CHP dispatchers back at work after Angora Fire |

CHP dispatchers back at work after Angora Fire

Two California Highway Patrol dispatchers who mistakenly told 911 callers in the early stages of the Angora Fire that the blaze was a controlled burn are back at their posts in the Truckee communications center.

But the dispatchers, who have not been named, are likely to face some discipline as a result of their actions on June 24, said Capt. Gary Ross, commander of the CHP field office in Truckee.

“They will face disciplinary action. To what extent, I don’t know yet,” Ross said Tuesday.

Ross said he hadn’t yet received results of an investigation into the dispatchers’ actions. But Ross said he knew of nothing that would have led the dispatchers to believe there was a controlled burn in progress that day.

Meanwhile, U.S. Forest Service spokesman Rex Norman said the dispatchers’ actions did not delay firefighters’ response to the fire as. firefighters in Meyers and South Lake Tahoe spotted the smoke and “self-dispatched” to the blaze, Norman said.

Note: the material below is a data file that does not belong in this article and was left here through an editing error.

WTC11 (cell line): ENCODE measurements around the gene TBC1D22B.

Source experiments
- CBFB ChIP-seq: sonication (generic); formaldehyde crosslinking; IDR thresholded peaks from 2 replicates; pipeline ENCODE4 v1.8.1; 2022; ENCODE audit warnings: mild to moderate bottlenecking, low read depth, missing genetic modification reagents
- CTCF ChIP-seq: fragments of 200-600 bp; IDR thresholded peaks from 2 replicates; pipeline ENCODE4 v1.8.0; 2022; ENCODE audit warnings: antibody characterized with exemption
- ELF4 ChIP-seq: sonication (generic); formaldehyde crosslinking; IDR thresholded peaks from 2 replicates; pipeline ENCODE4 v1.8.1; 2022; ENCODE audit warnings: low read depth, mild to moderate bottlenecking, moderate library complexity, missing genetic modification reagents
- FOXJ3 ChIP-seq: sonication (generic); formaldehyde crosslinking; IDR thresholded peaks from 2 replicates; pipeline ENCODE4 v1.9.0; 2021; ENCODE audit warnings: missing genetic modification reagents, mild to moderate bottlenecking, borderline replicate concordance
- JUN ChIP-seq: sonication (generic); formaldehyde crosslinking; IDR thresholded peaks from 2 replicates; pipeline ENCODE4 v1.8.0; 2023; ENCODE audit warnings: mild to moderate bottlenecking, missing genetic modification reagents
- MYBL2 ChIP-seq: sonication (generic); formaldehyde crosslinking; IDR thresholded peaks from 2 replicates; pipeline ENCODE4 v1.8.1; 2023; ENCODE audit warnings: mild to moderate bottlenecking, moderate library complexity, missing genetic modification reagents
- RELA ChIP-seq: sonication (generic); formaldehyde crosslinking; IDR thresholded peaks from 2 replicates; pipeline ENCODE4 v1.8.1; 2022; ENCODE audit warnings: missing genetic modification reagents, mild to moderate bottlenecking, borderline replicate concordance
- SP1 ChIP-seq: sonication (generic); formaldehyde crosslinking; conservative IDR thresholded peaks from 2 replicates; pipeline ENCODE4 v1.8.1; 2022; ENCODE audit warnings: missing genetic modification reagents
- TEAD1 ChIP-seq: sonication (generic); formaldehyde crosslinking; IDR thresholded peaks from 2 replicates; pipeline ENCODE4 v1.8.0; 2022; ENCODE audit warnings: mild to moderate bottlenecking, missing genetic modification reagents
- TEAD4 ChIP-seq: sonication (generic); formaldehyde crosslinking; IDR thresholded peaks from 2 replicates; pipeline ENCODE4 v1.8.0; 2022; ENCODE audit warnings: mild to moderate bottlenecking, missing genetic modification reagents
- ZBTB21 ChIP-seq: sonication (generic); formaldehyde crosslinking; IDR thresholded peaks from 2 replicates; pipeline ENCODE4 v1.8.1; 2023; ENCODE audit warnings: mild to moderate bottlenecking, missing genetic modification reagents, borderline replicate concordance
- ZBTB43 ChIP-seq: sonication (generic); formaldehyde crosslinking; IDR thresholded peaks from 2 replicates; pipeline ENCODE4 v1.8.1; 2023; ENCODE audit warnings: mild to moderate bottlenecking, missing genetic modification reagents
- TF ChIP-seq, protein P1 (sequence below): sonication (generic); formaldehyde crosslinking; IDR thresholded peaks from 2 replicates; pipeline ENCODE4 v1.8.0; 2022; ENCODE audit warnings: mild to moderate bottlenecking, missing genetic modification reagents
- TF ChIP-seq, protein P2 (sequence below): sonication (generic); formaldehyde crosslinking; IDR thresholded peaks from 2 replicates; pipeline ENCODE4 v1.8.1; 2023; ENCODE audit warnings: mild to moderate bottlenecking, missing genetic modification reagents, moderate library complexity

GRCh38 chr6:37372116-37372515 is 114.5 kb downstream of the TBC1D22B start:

Ross said in July that the dispatchers’ actions had delayed response to the fire. On Tuesday, he said that was a preliminary assessment and he would have more information after receiving the report on the investigation.

The dispatchers were removed from their positions on July 4 and reassigned out of the Truckee office, officials said in July. Last month, CHP Assistant Chief Michael Champion said the dispatchers had returned to their posts in Truckee after 60 days.

One dispatcher is a 27-year CHP veteran and the other has been a dispatcher for 17 years, Ross said.

Most 911 calls from cell phones go directly to the CHP, which has its nearest dispatch center in Truckee.

Kim Emery, communications supervisor for the CHP’s Truckee office, said the dispatch center had implemented a new controlled burn log, which includes information from the Forest Service on which days controlled burns will be taking place.

If a caller reports a wildland fire on a day when a controlled burn is not scheduled, the caller will be transferred to the appropriate fire department, Emery said. If a controlled burn is in progress that day, dispatchers will still seek additional information from the caller, Emery said.

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